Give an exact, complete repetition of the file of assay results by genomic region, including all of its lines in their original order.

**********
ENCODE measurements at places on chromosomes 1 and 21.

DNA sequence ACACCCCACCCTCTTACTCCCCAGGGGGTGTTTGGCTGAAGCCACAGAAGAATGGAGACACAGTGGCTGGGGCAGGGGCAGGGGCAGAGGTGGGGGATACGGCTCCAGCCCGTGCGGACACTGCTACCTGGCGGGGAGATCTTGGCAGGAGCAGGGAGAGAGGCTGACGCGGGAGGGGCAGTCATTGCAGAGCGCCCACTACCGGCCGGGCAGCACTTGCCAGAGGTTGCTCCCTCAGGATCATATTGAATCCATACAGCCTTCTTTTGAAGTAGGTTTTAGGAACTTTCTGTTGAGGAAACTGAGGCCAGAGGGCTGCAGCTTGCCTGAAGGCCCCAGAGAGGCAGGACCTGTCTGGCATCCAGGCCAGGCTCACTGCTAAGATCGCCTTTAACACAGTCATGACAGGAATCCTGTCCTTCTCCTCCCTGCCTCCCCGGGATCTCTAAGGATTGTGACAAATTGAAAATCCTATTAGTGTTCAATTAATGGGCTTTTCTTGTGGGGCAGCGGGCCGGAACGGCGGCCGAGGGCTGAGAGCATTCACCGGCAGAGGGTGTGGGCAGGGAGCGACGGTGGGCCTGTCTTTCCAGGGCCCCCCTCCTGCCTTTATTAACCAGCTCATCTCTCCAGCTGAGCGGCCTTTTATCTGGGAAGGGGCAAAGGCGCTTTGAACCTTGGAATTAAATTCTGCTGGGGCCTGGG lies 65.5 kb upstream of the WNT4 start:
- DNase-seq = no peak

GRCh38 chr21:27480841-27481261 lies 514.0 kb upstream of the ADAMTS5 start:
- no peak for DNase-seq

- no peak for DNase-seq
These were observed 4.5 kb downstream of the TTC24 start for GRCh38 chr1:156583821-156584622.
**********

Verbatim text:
ENCODE measurements at places on chromosomes 1 and 21.

DNA sequence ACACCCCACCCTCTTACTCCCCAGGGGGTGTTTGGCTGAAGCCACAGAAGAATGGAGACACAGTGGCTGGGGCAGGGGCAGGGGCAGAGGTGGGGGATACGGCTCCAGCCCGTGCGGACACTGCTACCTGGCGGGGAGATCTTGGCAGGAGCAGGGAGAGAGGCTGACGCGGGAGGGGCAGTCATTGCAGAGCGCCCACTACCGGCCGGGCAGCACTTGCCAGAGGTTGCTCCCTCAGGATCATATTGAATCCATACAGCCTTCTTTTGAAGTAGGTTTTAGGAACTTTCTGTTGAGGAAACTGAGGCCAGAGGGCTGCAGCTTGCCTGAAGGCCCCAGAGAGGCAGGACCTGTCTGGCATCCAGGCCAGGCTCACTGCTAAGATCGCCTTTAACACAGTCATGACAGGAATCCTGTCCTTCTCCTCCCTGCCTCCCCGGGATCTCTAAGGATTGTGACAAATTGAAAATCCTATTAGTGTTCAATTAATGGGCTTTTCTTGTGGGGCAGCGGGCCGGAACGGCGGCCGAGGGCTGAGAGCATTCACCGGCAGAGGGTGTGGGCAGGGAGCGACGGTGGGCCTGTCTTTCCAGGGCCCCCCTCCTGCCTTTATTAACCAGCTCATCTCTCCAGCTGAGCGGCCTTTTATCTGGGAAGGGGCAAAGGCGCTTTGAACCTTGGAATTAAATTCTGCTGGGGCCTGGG lies 65.5 kb upstream of the WNT4 start:
- DNase-seq = no peak

GRCh38 chr21:27480841-27481261 lies 514.0 kb upstream of the ADAMTS5 start:
- no peak for DNase-seq

- no peak for DNase-seq
These were observed 4.5 kb downstream of the TTC24 start for GRCh38 chr1:156583821-156584622.